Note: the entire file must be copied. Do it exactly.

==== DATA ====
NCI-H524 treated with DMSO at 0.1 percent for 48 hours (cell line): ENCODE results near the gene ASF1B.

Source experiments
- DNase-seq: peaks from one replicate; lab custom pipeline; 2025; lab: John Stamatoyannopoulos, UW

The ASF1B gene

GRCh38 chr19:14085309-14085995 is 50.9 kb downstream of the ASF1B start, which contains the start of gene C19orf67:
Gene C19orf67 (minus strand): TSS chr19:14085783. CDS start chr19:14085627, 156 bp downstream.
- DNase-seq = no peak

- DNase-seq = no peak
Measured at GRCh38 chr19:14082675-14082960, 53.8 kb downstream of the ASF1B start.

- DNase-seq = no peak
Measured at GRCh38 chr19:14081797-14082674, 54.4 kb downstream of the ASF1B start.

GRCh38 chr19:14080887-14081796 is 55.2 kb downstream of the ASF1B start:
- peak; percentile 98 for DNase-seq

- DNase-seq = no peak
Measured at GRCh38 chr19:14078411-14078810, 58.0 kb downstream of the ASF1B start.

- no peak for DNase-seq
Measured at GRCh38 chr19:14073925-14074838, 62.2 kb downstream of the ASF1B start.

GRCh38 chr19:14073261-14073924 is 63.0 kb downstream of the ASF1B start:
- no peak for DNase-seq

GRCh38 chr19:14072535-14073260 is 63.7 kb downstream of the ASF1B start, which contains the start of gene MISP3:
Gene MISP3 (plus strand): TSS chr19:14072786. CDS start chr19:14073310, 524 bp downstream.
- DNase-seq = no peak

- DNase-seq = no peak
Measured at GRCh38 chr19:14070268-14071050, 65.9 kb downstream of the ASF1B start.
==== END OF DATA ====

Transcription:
NCI-H524 treated with DMSO at 0.1 percent for 48 hours (cell line): ENCODE results near the gene ASF1B.

Source experiments
- DNase-seq: peaks from one replicate; lab custom pipeline; 2025; lab: John Stamatoyannopoulos, UW

The ASF1B gene

GRCh38 chr19:14085309-14085995 is 50.9 kb downstream of the ASF1B start, which contains the start of gene C19orf67:
Gene C19orf67 (minus strand): TSS chr19:14085783. CDS start chr19:14085627, 156 bp downstream.
- DNase-seq = no peak

- DNase-seq = no peak
Measured at GRCh38 chr19:14082675-14082960, 53.8 kb downstream of the ASF1B start.

- DNase-seq = no peak
Measured at GRCh38 chr19:14081797-14082674, 54.4 kb downstream of the ASF1B start.

GRCh38 chr19:14080887-14081796 is 55.2 kb downstream of the ASF1B start:
- peak; percentile 98 for DNase-seq

- DNase-seq = no peak
Measured at GRCh38 chr19:14078411-14078810, 58.0 kb downstream of the ASF1B start.

- no peak for DNase-seq
Measured at GRCh38 chr19:14073925-14074838, 62.2 kb downstream of the ASF1B start.

GRCh38 chr19:14073261-14073924 is 63.0 kb downstream of the ASF1B start:
- no peak for DNase-seq

GRCh38 chr19:14072535-14073260 is 63.7 kb downstream of the ASF1B start, which contains the start of gene MISP3:
Gene MISP3 (plus strand): TSS chr19:14072786. CDS start chr19:14073310, 524 bp downstream.
- DNase-seq = no peak

- DNase-seq = no peak
Measured at GRCh38 chr19:14070268-14071050, 65.9 kb downstream of the ASF1B start.